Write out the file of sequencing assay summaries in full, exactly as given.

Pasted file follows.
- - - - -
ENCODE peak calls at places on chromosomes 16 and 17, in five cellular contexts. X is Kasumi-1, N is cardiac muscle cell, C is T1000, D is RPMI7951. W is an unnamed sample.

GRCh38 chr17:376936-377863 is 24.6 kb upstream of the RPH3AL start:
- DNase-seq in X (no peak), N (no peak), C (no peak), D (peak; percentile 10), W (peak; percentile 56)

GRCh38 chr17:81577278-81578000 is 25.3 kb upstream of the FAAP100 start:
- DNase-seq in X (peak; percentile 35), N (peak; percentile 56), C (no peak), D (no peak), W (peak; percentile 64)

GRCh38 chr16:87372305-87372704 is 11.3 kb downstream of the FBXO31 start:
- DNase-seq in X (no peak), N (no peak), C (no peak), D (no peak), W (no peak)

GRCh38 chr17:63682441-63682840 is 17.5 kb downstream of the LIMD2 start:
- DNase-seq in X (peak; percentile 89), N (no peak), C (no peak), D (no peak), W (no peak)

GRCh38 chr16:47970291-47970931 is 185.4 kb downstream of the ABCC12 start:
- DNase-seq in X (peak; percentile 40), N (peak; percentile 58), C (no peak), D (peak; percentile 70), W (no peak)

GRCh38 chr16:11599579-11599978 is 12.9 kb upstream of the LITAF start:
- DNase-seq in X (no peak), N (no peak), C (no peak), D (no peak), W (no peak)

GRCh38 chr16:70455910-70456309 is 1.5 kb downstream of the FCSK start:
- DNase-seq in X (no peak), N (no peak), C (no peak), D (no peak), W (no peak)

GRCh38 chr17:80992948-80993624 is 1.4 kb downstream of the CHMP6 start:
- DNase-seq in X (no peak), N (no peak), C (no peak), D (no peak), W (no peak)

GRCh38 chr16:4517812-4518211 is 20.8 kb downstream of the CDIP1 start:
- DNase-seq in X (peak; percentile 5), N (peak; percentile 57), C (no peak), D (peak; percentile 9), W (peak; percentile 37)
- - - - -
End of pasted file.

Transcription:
ENCODE peak calls at places on chromosomes 16 and 17, in five cellular contexts. X is Kasumi-1, N is cardiac muscle cell, C is T1000, D is RPMI7951. W is an unnamed sample.

GRCh38 chr17:376936-377863 is 24.6 kb upstream of the RPH3AL start:
- DNase-seq in X (no peak), N (no peak), C (no peak), D (peak; percentile 10), W (peak; percentile 56)

GRCh38 chr17:81577278-81578000 is 25.3 kb upstream of the FAAP100 start:
- DNase-seq in X (peak; percentile 35), N (peak; percentile 56), C (no peak), D (no peak), W (peak; percentile 64)

GRCh38 chr16:87372305-87372704 is 11.3 kb downstream of the FBXO31 start:
- DNase-seq in X (no peak), N (no peak), C (no peak), D (no peak), W (no peak)

GRCh38 chr17:63682441-63682840 is 17.5 kb downstream of the LIMD2 start:
- DNase-seq in X (peak; percentile 89), N (no peak), C (no peak), D (no peak), W (no peak)

GRCh38 chr16:47970291-47970931 is 185.4 kb downstream of the ABCC12 start:
- DNase-seq in X (peak; percentile 40), N (peak; percentile 58), C (no peak), D (peak; percentile 70), W (no peak)

GRCh38 chr16:11599579-11599978 is 12.9 kb upstream of the LITAF start:
- DNase-seq in X (no peak), N (no peak), C (no peak), D (no peak), W (no peak)

GRCh38 chr16:70455910-70456309 is 1.5 kb downstream of the FCSK start:
- DNase-seq in X (no peak), N (no peak), C (no peak), D (no peak), W (no peak)

GRCh38 chr17:80992948-80993624 is 1.4 kb downstream of the CHMP6 start:
- DNase-seq in X (no peak), N (no peak), C (no peak), D (no peak), W (no peak)

GRCh38 chr16:4517812-4518211 is 20.8 kb downstream of the CDIP1 start:
- DNase-seq in X (peak; percentile 5), N (peak; percentile 57), C (no peak), D (peak; percentile 9), W (peak; percentile 37)